Colorado Street Bridge Party TIE Astronomy Outreach in Pasadena, California

  A tremendous amount of planning went into the Telescopes In Education astronomy outreach at the Colorado Street Bridge Party in Pasadena, California.  TIE volunteer Carroll Devault agreed the day before to bring his big 15 inch Dob telescope, and I was able to borrow a 10 inch Meade LX200 GPS telescope from OCA Vice President Craig Bobchin to replace my malfuctioning LX50.
  I stopped by Gil Clark’s house to pick up the TIE H-alpha solar telescope and the passes to get into the venue.  I set up on the bridge near the west end, placing the LX200 on my wooden dolly, then atttaching the counterwieghts and the guidescope mount in order to piggyboack the TIE H-alpha solar telescope (see photo).
  The Meade LX200 GPS telescope is highly computerized and features automatic leveling and alignment. However, the telescope inherently cannot point towards the Sun as a safety precaution.
So I had to manually slew the instrument over to the Sun in order to let the visitors see the photosphere and the chromospere of the Sun.  Many prominences  were visible in the H-Alpha telescope, but the white light view of the photosphere through the main telescope tube was featureless as no sunspots were visible.
  As night fell I slewed over to the Moon. I ended up leaving it there all night as the public only wanted to see it, instead of the many other objects that were available for view. Surprisingly, many viewers were able to see satellites trainsiting across the face of the Moon.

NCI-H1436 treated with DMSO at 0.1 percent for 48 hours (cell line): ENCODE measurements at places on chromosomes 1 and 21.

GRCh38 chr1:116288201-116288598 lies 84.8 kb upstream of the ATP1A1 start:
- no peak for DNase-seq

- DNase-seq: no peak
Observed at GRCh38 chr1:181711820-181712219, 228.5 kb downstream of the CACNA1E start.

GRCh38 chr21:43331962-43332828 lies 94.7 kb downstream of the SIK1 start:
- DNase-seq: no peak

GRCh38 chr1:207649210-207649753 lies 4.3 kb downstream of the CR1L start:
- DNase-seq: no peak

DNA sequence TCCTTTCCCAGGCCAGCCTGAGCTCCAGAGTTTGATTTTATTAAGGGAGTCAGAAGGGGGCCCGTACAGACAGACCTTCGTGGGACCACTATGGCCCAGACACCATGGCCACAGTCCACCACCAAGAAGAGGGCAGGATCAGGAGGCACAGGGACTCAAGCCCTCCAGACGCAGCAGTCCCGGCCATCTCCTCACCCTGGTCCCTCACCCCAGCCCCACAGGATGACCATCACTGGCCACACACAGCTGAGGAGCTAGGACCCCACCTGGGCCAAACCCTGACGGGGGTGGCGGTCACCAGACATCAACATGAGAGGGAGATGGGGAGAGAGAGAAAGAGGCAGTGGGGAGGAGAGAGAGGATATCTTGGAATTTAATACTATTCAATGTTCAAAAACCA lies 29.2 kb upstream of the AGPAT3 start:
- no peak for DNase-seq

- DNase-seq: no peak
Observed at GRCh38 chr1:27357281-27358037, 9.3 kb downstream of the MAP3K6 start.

I had a pleasant time chatting with a couple of Pasadena Police Officers, and they also enjoyed viewing the Moon through the telescope. I let them play with my green laser and they were like a couple of kids. Turns out one of the cops was a helicopeter patrol officer, too!
  In addition many employees of JPL were there and they were fascinated by the high-tech telescope, especially when I demonstrated how the computer could drive the telescope with astronomy software.
  We packed it in at 11 p.m., and I returned to Gil’s house in Altadena to return the TIE equipment.  Mary Cragg was home so she made me a cup of black coffee so I could make the drive back to Anaheim. I got home at around 2 a.m.
  Today on my plate is an Orange County Astronomers Board Meeting, at the Lockeed Martin facilities in Irvine, California. They do a lot of U.S. Navy Submarine Ballistic Missile work there, and I am surprised that they let us use thier facility for our meetings.

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~ by matthewota on July 17, 2005.

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